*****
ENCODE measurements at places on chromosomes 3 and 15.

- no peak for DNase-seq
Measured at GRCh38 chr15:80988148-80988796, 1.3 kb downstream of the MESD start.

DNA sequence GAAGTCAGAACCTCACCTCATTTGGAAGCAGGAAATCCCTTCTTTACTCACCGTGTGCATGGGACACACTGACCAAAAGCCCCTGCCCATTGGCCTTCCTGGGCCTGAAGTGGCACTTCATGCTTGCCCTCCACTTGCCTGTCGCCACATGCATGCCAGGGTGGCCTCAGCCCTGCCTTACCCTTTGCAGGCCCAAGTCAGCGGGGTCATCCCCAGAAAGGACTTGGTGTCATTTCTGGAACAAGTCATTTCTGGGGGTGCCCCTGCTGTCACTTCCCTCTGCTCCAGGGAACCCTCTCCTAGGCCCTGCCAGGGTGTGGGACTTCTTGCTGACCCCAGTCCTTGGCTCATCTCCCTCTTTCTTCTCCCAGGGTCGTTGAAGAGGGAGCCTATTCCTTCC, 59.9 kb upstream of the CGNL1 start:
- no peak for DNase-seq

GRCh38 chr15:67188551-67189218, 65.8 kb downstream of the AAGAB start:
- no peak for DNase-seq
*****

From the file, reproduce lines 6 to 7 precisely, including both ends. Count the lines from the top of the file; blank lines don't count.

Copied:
GRCh38 chr15:67188551-67189218, 65.8 kb downstream of the AAGAB start:
- no peak for DNase-seq